For its offering of a diverse student body and broad-based education, the international B-school sees an increase in U.S. applicants
The mess on Wall Street has prompted soul searching at U.S. business schools about whether they helped create the problems by churning out graduates armed with arcane financial algorithms and a single-minded focus on maximizing shareholder value in the short term. As second-guessing grows, officials and students at INSEAD, the business school with campuses in France and Singapore, figure they stand to benefit. The INSEAD admissions office has seen an unprecedented 30% increase in applications this year, and an even bigger rise from candidates in the U.S.
While applications to MBA programs are up across the board as students flee the depressed job market, INSEAD is well-placed to capitalize on doubts about its American rivals, argues Jake Cohen, dean of the school's MBA program. Admissions officers ensure that no single nationality can exceed 10% and the largest single group in this year's class is from the U.S., accounting for 9.7% of the 450 students, up from 7.5% last year. "INSEAD benefits from a diversity of students and faculty, and it does not have a U.S.-focused dogma," says Cohen, an American who became dean last September. "With a classroom with 76 nationalities, we can't prescribe to one model."
The diversity of INSEAD's student population lies at the heart of its appeal for students. "That makes [it] less of a cookie cutter," says Philana Lo, who grew up in Southern California and graduated in 2004. "INSEAD gives you more options and you end up thinking how can I leverage the world and the people I've met." She now works at Beijing-based Ethos Technologies, an IT consultancy she helped found with fellow INSEAD grad Olav Nedrelid from Norway. Bertram Lai, a 2000 alum who is now deputy head of research for CIMB bank in Hong Kong, believes the absence of a party line is what sets INSEAD apart. At schools in the U.S., "students tend to be very homogenous," he says.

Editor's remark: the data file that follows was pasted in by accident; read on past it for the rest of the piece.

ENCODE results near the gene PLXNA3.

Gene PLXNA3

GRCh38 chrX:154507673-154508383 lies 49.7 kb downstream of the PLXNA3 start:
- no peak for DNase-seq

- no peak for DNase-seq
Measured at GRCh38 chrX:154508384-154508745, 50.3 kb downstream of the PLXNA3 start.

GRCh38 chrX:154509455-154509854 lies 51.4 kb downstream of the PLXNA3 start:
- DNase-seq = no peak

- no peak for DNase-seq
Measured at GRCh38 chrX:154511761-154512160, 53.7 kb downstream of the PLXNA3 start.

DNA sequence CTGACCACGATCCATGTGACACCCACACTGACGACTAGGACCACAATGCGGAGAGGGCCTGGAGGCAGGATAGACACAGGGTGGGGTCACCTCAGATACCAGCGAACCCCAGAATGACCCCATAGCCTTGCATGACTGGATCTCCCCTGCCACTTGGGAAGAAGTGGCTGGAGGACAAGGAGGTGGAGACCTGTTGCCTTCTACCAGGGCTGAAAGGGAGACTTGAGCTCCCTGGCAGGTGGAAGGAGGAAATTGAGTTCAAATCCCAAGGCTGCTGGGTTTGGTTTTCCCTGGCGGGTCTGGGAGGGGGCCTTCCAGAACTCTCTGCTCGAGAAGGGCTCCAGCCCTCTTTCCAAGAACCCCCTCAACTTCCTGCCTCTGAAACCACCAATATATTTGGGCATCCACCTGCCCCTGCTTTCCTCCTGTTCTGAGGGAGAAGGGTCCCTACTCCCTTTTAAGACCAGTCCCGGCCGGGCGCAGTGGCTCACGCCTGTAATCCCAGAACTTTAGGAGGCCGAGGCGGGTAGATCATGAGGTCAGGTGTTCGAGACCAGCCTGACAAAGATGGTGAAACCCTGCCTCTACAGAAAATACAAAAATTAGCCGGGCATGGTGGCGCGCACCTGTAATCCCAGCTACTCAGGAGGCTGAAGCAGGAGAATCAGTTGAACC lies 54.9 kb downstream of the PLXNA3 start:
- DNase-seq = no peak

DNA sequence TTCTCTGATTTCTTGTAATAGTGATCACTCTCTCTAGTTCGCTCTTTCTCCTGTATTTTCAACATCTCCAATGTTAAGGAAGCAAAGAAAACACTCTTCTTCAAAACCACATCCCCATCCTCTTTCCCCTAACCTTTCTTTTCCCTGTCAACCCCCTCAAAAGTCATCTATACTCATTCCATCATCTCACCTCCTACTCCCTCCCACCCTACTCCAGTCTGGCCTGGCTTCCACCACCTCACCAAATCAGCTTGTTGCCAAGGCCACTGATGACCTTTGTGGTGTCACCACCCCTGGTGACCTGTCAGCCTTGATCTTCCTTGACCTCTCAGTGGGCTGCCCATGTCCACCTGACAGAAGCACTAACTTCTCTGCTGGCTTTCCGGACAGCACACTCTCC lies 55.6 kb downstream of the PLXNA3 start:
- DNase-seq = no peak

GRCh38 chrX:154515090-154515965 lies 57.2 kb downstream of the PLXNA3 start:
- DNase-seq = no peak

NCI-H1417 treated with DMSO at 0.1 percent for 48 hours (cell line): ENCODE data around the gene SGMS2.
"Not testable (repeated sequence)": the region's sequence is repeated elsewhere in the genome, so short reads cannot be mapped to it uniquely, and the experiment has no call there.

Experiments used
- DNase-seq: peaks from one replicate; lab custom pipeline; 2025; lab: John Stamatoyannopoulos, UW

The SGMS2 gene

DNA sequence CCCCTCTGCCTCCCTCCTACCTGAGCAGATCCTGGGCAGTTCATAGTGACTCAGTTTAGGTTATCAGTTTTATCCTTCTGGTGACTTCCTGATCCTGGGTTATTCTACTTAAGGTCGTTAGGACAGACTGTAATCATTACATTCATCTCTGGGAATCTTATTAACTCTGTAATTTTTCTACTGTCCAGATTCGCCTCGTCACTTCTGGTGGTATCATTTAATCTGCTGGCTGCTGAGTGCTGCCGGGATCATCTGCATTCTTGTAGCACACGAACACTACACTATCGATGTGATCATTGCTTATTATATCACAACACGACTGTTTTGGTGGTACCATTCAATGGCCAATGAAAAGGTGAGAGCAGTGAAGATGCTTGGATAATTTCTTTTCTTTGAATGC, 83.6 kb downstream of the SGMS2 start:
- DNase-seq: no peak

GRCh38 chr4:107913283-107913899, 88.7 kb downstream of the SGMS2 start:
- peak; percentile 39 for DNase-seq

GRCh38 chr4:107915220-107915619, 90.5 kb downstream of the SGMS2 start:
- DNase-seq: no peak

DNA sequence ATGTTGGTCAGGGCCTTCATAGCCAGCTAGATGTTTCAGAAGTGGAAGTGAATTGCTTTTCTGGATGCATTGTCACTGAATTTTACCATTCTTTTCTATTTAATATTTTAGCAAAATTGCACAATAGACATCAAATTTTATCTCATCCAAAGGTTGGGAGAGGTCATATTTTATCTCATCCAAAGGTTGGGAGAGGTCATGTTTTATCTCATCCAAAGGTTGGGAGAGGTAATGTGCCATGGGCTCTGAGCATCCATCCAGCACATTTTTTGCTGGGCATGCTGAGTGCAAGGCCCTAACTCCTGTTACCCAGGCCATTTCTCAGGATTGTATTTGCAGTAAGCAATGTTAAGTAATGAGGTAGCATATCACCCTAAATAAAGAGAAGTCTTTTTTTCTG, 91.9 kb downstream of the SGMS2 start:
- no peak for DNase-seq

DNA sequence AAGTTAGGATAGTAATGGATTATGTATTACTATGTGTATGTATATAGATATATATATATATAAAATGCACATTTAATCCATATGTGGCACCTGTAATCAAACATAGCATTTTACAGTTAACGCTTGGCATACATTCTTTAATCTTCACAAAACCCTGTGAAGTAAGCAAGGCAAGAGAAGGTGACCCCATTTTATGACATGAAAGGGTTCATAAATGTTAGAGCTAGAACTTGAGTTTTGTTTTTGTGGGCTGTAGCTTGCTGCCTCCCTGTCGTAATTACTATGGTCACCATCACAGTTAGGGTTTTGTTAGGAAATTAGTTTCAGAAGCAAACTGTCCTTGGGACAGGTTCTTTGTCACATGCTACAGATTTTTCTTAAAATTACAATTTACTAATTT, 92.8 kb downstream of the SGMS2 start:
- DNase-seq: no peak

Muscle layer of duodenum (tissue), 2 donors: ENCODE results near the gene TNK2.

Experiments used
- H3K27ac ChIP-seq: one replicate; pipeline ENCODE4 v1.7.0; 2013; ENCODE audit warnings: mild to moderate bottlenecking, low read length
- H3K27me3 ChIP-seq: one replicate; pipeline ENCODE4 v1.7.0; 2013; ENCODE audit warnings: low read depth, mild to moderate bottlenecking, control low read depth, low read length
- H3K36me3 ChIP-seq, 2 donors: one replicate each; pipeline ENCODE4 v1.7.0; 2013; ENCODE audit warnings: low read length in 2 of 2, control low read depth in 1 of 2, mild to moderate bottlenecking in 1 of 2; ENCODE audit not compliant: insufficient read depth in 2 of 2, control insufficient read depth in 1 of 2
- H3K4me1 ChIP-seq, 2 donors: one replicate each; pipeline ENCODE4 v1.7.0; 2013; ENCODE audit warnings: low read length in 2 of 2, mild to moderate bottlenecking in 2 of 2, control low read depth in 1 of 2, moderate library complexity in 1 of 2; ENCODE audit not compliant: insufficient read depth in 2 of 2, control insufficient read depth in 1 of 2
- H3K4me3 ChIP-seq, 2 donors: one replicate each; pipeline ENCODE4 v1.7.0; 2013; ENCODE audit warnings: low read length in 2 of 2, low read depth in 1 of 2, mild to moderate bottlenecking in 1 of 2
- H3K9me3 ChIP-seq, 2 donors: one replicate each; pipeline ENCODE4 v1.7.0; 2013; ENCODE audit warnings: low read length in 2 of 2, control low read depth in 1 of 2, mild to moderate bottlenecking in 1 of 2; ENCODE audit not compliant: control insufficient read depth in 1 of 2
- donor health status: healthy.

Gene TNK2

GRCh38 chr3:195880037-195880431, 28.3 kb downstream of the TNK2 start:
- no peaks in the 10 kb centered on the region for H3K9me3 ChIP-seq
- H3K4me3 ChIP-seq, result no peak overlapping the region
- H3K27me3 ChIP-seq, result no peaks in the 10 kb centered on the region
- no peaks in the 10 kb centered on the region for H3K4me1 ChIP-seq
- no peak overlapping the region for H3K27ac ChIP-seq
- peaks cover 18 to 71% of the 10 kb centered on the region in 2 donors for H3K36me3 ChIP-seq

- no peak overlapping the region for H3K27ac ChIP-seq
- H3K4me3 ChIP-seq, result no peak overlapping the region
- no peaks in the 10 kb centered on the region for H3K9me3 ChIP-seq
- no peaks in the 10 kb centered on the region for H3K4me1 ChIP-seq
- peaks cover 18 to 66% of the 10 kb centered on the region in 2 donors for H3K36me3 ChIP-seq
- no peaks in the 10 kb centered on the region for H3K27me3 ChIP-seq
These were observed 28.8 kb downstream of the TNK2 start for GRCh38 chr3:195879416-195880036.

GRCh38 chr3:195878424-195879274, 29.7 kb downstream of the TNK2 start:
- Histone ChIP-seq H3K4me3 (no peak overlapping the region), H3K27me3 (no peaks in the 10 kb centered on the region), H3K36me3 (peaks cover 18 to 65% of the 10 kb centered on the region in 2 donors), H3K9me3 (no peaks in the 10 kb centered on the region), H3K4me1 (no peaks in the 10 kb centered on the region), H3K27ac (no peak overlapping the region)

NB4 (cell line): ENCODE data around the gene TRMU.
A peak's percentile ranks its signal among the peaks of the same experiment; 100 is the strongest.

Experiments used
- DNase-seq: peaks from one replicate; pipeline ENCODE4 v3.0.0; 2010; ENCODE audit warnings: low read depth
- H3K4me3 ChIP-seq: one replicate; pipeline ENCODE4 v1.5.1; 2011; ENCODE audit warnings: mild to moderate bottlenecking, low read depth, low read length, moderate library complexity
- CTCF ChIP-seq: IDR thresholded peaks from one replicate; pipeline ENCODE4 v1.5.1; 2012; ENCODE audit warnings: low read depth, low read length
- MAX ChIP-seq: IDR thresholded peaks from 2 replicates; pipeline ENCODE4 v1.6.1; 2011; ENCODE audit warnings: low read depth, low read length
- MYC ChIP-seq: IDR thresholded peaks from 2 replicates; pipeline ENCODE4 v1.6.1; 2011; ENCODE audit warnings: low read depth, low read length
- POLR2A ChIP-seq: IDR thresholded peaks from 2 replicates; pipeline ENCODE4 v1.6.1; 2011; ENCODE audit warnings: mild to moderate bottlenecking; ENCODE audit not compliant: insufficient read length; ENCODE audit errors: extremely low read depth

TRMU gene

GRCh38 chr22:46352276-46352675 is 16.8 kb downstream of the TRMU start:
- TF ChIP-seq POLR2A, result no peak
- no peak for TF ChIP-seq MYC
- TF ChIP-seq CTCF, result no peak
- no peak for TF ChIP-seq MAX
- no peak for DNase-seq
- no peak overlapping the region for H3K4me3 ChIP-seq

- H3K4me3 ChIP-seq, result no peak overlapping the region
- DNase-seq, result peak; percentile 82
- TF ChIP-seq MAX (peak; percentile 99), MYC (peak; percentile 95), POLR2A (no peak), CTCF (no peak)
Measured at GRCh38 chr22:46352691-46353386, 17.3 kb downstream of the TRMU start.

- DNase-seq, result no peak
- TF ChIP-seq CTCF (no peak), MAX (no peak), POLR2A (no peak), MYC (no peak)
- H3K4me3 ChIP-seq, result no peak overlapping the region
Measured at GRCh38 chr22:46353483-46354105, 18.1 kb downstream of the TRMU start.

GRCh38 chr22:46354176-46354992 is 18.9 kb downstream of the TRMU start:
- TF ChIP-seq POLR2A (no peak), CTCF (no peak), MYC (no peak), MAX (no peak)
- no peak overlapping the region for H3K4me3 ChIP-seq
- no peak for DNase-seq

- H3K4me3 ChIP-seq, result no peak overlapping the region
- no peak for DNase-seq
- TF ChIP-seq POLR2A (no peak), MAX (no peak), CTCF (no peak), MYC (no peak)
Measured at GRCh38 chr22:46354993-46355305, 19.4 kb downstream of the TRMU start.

Another selling point is the fact that INSEAD's program lasts one year, so it's cheaper than regular two-year programs and allows students to get back on the job market one year sooner. (Tuition is about $69,000 for a 10-month program.) Its dual-campus structure is a big attraction too, and more than two-thirds of the students divide their time between INSEAD's campuses in Fontainebleau, about an hour outside Paris, and Singapore. "The nature of people at INSEAD is they love hopping around everywhere," says Ruben Sanchez Souza, who holds duel Mexican-Brazilian nationality and permanent residency in Canada, and declined his admission to Stanford B-school at attend INSEAD in 2004-2005.
To be sure, INSEAD students are a self-selected bunch with a strong international bent. The school requires applicants to have at least two languages (instruction is in English) and they must graduate with proficiency in a third. Although about one-half of the graduates tend to get hired by big consulting firms like McKinsey and Bain, a large number go on to start their own companies, often with the help of fellow alums.
INSEAD's many electives offering entrepreneurial skills were a big selling point for Ninie Wang, a Chinese national who graduated in 2003. "It struck me as being the most entrepreneurial and providing the most practical approaches to helping students start up their businesses," says Wang, who launched a Beijing-based company, Pinetree, that provides home care services for China's elderly. She credits INSEAD with teaching her to look at all the stakeholders and not just at building shareholder value.
Cohen wants to take that notion one step further by offering new courses on how to deal with the economic crisis, and by introducing dual degree programs with public policy schools. INSEAD is currently exploring possibilities with the Lee Kwan Yew School of Public Policy in Singapore and the London School of Economics. "Students have to understand that in the past the government was a regulator and referee, but now it's more of a player in the same box running the business," he says. "Students need to understand the public sector better, and the public sector needs to understand the private sector better."